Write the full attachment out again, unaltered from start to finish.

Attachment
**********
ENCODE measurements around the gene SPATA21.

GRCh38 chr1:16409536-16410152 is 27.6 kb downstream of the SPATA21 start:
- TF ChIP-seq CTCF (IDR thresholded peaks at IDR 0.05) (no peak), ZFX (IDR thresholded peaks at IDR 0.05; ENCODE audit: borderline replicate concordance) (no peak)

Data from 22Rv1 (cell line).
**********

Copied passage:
ENCODE measurements around the gene SPATA21.

GRCh38 chr1:16409536-16410152 is 27.6 kb downstream of the SPATA21 start:
- TF ChIP-seq CTCF (IDR thresholded peaks at IDR 0.05) (no peak), ZFX (IDR thresholded peaks at IDR 0.05; ENCODE audit: borderline replicate concordance) (no peak)

Data from 22Rv1 (cell line).